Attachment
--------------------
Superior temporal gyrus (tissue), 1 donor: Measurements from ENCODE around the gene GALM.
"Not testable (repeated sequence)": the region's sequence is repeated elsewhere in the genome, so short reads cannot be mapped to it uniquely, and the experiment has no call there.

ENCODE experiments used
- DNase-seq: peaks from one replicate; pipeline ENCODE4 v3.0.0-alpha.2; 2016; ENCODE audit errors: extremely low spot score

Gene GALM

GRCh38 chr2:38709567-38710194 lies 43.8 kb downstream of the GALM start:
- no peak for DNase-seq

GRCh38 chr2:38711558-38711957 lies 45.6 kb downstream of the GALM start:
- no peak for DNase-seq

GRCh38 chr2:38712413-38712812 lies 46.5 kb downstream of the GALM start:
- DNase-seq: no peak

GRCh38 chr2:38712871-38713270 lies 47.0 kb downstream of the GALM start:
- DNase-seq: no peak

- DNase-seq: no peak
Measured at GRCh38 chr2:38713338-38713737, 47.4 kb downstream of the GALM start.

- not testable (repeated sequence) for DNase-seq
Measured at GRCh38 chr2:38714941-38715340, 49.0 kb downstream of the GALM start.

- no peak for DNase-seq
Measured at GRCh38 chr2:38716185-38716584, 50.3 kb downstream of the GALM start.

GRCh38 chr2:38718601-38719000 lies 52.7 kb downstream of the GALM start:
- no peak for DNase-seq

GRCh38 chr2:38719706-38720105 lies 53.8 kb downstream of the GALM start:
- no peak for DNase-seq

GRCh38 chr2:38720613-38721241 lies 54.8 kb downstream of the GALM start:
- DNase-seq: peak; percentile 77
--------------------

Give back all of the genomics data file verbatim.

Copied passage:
Superior temporal gyrus (tissue), 1 donor: Measurements from ENCODE around the gene GALM.
"Not testable (repeated sequence)": the region's sequence is repeated elsewhere in the genome, so short reads cannot be mapped to it uniquely, and the experiment has no call there.

ENCODE experiments used
- DNase-seq: peaks from one replicate; pipeline ENCODE4 v3.0.0-alpha.2; 2016; ENCODE audit errors: extremely low spot score

Gene GALM

GRCh38 chr2:38709567-38710194 lies 43.8 kb downstream of the GALM start:
- no peak for DNase-seq

GRCh38 chr2:38711558-38711957 lies 45.6 kb downstream of the GALM start:
- no peak for DNase-seq

GRCh38 chr2:38712413-38712812 lies 46.5 kb downstream of the GALM start:
- DNase-seq: no peak

GRCh38 chr2:38712871-38713270 lies 47.0 kb downstream of the GALM start:
- DNase-seq: no peak

- DNase-seq: no peak
Measured at GRCh38 chr2:38713338-38713737, 47.4 kb downstream of the GALM start.

- not testable (repeated sequence) for DNase-seq
Measured at GRCh38 chr2:38714941-38715340, 49.0 kb downstream of the GALM start.

- no peak for DNase-seq
Measured at GRCh38 chr2:38716185-38716584, 50.3 kb downstream of the GALM start.

GRCh38 chr2:38718601-38719000 lies 52.7 kb downstream of the GALM start:
- no peak for DNase-seq

GRCh38 chr2:38719706-38720105 lies 53.8 kb downstream of the GALM start:
- no peak for DNase-seq

GRCh38 chr2:38720613-38721241 lies 54.8 kb downstream of the GALM start:
- DNase-seq: peak; percentile 77